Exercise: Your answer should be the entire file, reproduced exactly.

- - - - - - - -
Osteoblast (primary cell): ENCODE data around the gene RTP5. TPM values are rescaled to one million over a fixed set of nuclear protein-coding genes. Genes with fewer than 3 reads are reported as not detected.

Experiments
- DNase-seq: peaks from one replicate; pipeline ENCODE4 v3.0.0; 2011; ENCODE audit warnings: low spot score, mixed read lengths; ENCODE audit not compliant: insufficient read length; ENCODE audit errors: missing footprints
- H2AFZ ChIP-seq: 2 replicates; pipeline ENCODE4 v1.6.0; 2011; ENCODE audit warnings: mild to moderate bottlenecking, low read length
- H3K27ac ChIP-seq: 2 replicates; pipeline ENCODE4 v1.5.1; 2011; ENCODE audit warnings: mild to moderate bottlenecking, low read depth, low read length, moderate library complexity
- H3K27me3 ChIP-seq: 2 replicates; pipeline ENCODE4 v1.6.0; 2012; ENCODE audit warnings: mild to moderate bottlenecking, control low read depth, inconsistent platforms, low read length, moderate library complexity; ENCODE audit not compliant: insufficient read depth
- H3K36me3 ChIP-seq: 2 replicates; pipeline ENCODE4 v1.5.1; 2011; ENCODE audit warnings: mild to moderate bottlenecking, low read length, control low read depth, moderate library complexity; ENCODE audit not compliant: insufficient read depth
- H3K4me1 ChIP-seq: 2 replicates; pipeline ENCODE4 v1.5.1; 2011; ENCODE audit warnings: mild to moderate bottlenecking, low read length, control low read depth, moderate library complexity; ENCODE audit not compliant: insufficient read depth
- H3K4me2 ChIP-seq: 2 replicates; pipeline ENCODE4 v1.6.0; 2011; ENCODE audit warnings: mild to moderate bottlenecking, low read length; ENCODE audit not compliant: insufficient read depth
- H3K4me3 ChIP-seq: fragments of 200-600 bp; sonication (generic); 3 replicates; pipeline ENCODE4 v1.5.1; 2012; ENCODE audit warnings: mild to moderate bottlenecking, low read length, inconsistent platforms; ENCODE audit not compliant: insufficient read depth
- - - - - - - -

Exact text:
Osteoblast (primary cell): ENCODE data around the gene RTP5. TPM values are rescaled to one million over a fixed set of nuclear protein-coding genes. Genes with fewer than 3 reads are reported as not detected.

Experiments
- DNase-seq: peaks from one replicate; pipeline ENCODE4 v3.0.0; 2011; ENCODE audit warnings: low spot score, mixed read lengths; ENCODE audit not compliant: insufficient read length; ENCODE audit errors: missing footprints
- H2AFZ ChIP-seq: 2 replicates; pipeline ENCODE4 v1.6.0; 2011; ENCODE audit warnings: mild to moderate bottlenecking, low read length
- H3K27ac ChIP-seq: 2 replicates; pipeline ENCODE4 v1.5.1; 2011; ENCODE audit warnings: mild to moderate bottlenecking, low read depth, low read length, moderate library complexity
- H3K27me3 ChIP-seq: 2 replicates; pipeline ENCODE4 v1.6.0; 2012; ENCODE audit warnings: mild to moderate bottlenecking, control low read depth, inconsistent platforms, low read length, moderate library complexity; ENCODE audit not compliant: insufficient read depth
- H3K36me3 ChIP-seq: 2 replicates; pipeline ENCODE4 v1.5.1; 2011; ENCODE audit warnings: mild to moderate bottlenecking, low read length, control low read depth, moderate library complexity; ENCODE audit not compliant: insufficient read depth
- H3K4me1 ChIP-seq: 2 replicates; pipeline ENCODE4 v1.5.1; 2011; ENCODE audit warnings: mild to moderate bottlenecking, low read length, control low read depth, moderate library complexity; ENCODE audit not compliant: insufficient read depth
- H3K4me2 ChIP-seq: 2 replicates; pipeline ENCODE4 v1.6.0; 2011; ENCODE audit warnings: mild to moderate bottlenecking, low read length; ENCODE audit not compliant: insufficient read depth
- H3K4me3 ChIP-seq: fragments of 200-600 bp; sonication (generic); 3 replicates; pipeline ENCODE4 v1.5.1; 2012; ENCODE audit warnings: mild to moderate bottlenecking, low read length, inconsistent platforms; ENCODE audit not compliant: insufficient read depth